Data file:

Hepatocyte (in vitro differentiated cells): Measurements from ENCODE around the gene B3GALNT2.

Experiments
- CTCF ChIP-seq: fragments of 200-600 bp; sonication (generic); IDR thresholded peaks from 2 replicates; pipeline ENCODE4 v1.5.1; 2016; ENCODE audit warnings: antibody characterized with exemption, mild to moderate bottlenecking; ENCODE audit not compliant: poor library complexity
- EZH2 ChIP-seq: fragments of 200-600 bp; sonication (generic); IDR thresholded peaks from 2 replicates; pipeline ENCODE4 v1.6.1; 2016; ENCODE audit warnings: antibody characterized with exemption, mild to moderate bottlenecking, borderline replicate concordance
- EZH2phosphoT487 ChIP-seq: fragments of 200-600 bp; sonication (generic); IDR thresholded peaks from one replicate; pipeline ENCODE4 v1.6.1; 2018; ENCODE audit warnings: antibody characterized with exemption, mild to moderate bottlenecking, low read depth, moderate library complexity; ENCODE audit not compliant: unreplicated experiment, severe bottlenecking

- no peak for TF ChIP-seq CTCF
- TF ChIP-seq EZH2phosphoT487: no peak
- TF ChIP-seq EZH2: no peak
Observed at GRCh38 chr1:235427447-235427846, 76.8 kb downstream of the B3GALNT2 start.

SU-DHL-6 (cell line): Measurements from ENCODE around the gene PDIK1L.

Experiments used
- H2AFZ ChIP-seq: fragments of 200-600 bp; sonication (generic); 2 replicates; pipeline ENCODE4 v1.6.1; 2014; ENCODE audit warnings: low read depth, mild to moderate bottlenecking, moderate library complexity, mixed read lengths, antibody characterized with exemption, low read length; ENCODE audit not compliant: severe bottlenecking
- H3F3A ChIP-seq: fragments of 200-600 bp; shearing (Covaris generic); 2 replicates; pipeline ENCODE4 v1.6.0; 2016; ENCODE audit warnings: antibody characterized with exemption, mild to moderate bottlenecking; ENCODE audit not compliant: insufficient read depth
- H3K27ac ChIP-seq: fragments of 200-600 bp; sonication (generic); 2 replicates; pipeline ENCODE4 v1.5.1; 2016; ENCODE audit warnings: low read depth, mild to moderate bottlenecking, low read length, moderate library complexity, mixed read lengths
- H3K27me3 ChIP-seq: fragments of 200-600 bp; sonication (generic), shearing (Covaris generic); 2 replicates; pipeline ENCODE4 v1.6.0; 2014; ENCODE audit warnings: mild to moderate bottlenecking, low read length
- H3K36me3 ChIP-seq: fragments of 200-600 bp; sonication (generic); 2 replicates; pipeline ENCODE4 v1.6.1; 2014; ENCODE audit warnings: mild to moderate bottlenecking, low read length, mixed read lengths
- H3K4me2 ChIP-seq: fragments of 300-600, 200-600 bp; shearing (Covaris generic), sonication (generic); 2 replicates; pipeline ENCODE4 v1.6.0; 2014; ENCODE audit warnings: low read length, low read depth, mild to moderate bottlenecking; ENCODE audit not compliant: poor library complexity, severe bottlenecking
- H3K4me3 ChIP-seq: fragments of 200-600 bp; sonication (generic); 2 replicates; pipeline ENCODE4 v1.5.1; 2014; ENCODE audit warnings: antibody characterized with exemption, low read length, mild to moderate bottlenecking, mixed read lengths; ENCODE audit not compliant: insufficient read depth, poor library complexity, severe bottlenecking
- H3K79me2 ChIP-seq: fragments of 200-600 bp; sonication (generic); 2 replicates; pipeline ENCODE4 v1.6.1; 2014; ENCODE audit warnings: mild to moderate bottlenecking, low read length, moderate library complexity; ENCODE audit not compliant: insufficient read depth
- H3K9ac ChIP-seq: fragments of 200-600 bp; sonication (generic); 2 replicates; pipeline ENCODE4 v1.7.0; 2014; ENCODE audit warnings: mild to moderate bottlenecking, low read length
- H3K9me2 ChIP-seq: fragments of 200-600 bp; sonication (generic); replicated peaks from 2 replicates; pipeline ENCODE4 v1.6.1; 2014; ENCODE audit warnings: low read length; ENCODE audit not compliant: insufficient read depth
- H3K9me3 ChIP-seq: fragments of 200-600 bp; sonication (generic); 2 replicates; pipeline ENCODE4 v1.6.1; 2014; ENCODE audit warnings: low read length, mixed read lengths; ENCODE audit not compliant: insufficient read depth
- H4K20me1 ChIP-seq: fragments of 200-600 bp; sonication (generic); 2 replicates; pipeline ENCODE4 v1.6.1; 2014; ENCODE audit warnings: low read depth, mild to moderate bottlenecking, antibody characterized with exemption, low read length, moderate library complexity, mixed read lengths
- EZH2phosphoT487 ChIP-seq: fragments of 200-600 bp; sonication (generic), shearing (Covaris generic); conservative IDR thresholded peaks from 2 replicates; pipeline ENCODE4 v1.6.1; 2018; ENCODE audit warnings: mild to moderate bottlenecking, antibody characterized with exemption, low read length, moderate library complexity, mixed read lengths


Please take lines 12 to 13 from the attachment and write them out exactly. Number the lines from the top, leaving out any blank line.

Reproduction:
- H2AFZ ChIP-seq: fragments of 200-600 bp; sonication (generic); 2 replicates; pipeline ENCODE4 v1.6.1; 2014; ENCODE audit warnings: low read depth, mild to moderate bottlenecking, moderate library complexity, mixed read lengths, antibody characterized with exemption, low read length; ENCODE audit not compliant: severe bottlenecking
- H3F3A ChIP-seq: fragments of 200-600 bp; shearing (Covaris generic); 2 replicates; pipeline ENCODE4 v1.6.0; 2016; ENCODE audit warnings: antibody characterized with exemption, mild to moderate bottlenecking; ENCODE audit not compliant: insufficient read depth